Thirteen year old Blessing takes center stage on the dirt school grounds and demands attention. The group of children and teachers who have gathered in a rural Zimbabwean school yard to watch his performance grow quiet and all eyes are on him. Behind Blessing, eight of his friends are lined up wearing matching t-shirts that read "Smart Guys Abstain. Avoid HIV and AIDS" and waiting for his command. Without the benefit of musical accompaniment, their voices cut through the silence and captivate their audience.|
Blessing was 11 when his mother died and he began living with his aunt, who is raising seven other children. In such a big family, it was easy to be unintentionally neglected and struggle for an equal share of time, love, and attention. Without a job, his aunt struggled to feed the family and would often collect food items from others in the community.
Though he now comfortably takes the lead in the performance, and guides the group through a series of songs, he hasn't always had the confidence to do such a thing. He says that he now enjoys interacting with other people and getting to learn about important things that impact his life. On and off stage he leads the group of boys who have formed a performing arts group with the support of Nhimbe Trust.
Nhimbe Trust is a local Zimbabwean organization that uses theater as a way to engage young people in community advocacy to address relevant issues, particularly around reproductive health. Nhimbe provides training in performance techniques and helps children develop the self confidence to stand up in front of the community and deliver important messages.
A grant from the USAID-supported and World Education implemented, Children First project has stregnthened the capacity of Nhimbe and other local NGOs to work directly with youth to improve services offered to them.
Blessing's group, called Mbanewezulu (Lightening Bolt) has gained local notoriety and is regularly invited to perform at community events. The songs the children sing warn other students and the community in general about the dangers of HIV, how to avoid cholera, and discuss other issues that affect the community like sexual abuse, youth behavior, how to respect adults, and theft.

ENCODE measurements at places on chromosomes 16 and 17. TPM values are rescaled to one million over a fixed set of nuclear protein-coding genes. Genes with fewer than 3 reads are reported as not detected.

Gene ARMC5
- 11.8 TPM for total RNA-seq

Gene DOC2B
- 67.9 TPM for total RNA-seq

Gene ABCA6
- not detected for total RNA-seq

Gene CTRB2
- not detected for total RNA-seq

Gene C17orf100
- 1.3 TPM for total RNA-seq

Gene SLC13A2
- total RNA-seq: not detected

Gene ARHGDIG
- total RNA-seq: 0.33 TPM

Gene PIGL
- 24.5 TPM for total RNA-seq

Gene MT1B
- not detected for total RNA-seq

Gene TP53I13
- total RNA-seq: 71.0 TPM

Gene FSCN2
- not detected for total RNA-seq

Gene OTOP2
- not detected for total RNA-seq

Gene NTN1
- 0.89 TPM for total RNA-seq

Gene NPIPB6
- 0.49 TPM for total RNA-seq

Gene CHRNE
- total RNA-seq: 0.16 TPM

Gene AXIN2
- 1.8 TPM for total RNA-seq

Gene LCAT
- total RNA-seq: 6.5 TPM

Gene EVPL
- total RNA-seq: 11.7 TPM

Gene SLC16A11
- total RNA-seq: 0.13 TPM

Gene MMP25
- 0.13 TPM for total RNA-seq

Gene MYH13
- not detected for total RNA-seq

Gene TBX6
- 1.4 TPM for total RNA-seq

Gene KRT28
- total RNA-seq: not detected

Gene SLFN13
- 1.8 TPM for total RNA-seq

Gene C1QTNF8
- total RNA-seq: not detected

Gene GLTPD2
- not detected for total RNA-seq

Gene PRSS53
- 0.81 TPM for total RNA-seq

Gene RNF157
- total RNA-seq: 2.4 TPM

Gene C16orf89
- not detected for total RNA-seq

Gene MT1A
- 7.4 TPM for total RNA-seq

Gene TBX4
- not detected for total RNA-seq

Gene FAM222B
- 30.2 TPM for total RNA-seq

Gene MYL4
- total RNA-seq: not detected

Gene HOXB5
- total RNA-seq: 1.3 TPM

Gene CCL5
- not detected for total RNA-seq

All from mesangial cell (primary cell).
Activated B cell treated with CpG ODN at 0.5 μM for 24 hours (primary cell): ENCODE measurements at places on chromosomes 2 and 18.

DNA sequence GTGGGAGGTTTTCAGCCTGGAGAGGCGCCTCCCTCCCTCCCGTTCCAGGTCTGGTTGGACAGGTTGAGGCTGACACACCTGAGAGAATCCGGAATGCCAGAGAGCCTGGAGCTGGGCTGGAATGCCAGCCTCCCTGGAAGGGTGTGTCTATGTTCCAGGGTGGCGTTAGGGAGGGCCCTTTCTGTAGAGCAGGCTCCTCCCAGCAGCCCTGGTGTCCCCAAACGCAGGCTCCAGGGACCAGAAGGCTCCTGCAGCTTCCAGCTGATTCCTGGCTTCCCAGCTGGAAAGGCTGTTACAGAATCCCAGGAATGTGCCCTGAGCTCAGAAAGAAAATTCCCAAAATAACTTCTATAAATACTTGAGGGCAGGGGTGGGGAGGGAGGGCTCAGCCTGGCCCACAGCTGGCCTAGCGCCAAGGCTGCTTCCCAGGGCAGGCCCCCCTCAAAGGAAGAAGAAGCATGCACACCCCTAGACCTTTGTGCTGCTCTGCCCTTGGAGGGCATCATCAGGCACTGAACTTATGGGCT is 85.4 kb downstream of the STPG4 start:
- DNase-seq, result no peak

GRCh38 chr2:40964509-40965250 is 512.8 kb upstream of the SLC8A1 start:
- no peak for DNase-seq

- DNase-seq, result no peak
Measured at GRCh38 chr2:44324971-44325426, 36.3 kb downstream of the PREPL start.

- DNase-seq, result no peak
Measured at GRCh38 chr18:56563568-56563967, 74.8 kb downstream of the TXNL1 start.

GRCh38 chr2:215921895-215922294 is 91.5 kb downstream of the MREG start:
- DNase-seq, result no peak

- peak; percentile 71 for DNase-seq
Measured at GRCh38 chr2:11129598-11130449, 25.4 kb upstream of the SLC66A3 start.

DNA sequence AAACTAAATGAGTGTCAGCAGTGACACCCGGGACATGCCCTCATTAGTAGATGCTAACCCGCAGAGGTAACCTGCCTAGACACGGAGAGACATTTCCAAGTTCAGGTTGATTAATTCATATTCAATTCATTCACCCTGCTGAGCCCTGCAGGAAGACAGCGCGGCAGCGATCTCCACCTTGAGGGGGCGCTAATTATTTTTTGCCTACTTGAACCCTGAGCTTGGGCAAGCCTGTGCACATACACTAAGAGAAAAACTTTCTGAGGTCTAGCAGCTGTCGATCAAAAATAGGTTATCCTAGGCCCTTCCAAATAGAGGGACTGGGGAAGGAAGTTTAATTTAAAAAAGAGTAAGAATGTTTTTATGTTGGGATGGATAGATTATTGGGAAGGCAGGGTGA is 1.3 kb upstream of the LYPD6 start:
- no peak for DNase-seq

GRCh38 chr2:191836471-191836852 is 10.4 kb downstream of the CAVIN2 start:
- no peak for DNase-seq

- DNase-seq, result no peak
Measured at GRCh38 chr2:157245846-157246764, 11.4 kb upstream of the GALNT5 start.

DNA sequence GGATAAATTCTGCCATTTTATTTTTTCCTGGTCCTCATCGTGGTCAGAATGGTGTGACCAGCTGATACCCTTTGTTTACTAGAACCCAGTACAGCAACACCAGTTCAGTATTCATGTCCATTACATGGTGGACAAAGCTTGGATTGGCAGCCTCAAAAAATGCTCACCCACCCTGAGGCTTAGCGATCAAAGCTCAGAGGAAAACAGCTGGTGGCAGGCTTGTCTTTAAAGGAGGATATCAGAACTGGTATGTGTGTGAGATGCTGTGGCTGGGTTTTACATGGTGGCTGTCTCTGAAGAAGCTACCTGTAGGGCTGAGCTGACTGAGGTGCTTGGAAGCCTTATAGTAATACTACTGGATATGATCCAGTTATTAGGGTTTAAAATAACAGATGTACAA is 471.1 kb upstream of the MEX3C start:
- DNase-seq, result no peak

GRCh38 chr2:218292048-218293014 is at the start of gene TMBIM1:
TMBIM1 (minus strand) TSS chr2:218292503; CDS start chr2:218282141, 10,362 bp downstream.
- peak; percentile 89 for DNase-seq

It can be difficult to talk about sensitive issues in the community, especially abuse, since the perpetrators are often the adults who are supposed to be the caregivers. The training provided by Nhimbe Trust shows children how to address these important issues using entertainment, so that the message is delivered but in a way that is less threatening to those who are listening.
According to Winston Ngulube, the adolescent reproductive sexual health coordinator at Nhimbe Trust, "we have been able to bring out the issue of abuse and make talking about it acceptable in the community. Sexual abuse was very common and perpetrators were not being punished. Now we are able to get a number of cases addressed and children are being helped."
As an orphan, a child like Blessing would often be stigmatized in his community. But with the help of Children First and Nhimbe Trust, he has been empowered to be a leader among his peers and fight HIV, abuse, stigma, and discrimination in the general community. "It is good to be part of this group," he says. "I feel happy and people know me now. I used to be too shy to stand in front of a crowd, but now I can stand in front of them and tell them things. And they listen."
|Related Projects: Vana Bantwana, Zimbabwe Vana Bantwana (2013-2015), Expanded Integrated Management of Pediatric AIDS Care and Treatment (IMPACT)|